Football: Early show of annual miracle
Wimbledon are looking forward to celebrating survival sooner than usual this season.
Sunday 13 December 1998
The scoreline from Friday's session at a sodden training-ground on the A3 is unlikely to be repeated against Liverpool this afternoon, though with Wimbledon you never quite know what to expect. There was the late Billy Bremner, not a man to provoke without absolute necessity, who found himself kicked up the air by a Southern League nobody within 15 seconds of kick-off in the drawn FA Cup tie at Elland Road that started the Wimbledon legend; and the blue-shirted players spitting on the "This is Anfield" sign before winning at Liverpool in their first season in the top division. Don Howe thought he'd seen a few things in his time, before refereeing the training game in which a dozen players were suddenly rolling around fighting in the mud ("we just carried on playing round them"); and not even Howe had turned up for an FA Cup semi-final in a mini-bus driven by the manager, Bobby Gould.
These days, post-Vinnie and Fash, the surprises tend to be confined to the pitch, where they have been upsetting the odds, the apple-cart and the purists in equal measure since arriving in the Football League 21 years ago with a 3-3 draw against Halifax Town.
Now they are sitting prettily in the top half of the table, after seeing off Arsenal and Chelsea in successive games in a season in which many felt that lack of spending power would finally catch up with them. "We still can't compete transfer-wise with anyone in the Premiership, and I mean anyone," Kinnear said. "You play a team and by the time you play the return fixture, they've got out the cheque-book and got five new faces in. But we're doing nicely with what we're doing."
What they're doing is continuing to develop players in a strong youth set-up - five of the team that beat Coventry last week came through the ranks, an exceptionally high proportion in today's Premier League - and scouring the lower divisions, the breeding ground for Robbie Earle (Port Vale), Kenny Cunningham and Ben Thatcher (both Millwall) and Marcus Gayle (Brentford). When a bargain like Michael Hughes at pounds 250,000 comes up, Wimbledon jump in, but in general they prefer hungry, underpaid, young fighters to those who've been cosseted in luxury by bigger clubs.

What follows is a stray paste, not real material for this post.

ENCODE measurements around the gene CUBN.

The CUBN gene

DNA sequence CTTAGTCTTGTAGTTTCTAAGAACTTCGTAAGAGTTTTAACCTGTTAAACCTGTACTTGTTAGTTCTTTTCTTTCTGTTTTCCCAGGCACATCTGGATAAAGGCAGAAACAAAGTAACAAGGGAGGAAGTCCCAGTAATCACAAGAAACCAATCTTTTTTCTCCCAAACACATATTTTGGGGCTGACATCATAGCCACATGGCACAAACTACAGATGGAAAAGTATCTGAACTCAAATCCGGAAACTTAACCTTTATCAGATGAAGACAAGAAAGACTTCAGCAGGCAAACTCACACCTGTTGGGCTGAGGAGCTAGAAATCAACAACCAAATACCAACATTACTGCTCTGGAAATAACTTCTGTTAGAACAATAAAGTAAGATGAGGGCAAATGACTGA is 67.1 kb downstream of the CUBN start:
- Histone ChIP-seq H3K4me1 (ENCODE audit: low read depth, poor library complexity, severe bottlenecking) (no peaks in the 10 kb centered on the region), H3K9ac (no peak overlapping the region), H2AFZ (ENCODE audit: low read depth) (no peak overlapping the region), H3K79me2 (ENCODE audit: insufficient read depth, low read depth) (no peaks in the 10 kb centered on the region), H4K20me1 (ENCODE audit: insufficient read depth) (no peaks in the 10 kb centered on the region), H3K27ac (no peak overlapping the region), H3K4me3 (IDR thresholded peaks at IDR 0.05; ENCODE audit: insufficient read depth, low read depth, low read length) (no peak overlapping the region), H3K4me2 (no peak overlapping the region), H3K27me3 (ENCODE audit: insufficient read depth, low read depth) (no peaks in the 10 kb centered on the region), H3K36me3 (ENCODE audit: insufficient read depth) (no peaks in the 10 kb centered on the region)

Foreign mercenaries, it goes without saying, tend not to figure. Yesterday, while Gerard Houllier was wondering which country to spend his millions in, Kinnear went to Leyton Orient to watch Peterborough United's crop of teenagers, hoping to swap his winger Andy Clarke for one of them.
In writing off the team on the evidence of a long barren spell towards the end of last season, it was easy to underestimate the effect of injuries, especially to Kinnear's attacking players, none of whom finished with more than four League goals beside their name. Marcus Gayle, Efan Ekoku and the potentially outstanding young Jason Euell all matched that early on this time. "For a long time, I didn't have a striker," Kinnear said. "Getting them all back in the summer was like having four or five new players. The pre-season went very well, we couldn't have got off to a better start than beating Tottenham 3-1 and we've gone on from there. Now we could be turning the new year in third spot." Then, as if to avoid any delusions of grandeur, he quickly adds: "Any danger of going down could be wiped away."
The first priority every August is to eliminate that threat, which the club's owner Sam Hammam believes could endanger Wimbledon's very existence. Yet it is a measure of their increasing confidence that the talk is less about keeping necks above Southampton and Nottingham Forest than rubbing shoulders with the big boys in London and beyond.
"The expectation level has gone up," Kinnear said. "We missed out on two semi-finals two years ago, when we ran out of puff. I have been a point short of Europe twice. So we have been knocking on the door for the past four seasons. The players have got more mature - I have always tried to breed character into the players and belief in themselves.
"We're a small family football club, not a showbiz club. It's a hard- working, down-to-earth club that needs a lot of love and affection and that's what we try and give each other. There's not many teams that could have performed like we have without a ground and without the finances. It's a great credit to everyone here. Long may it continue."
Amen to that.
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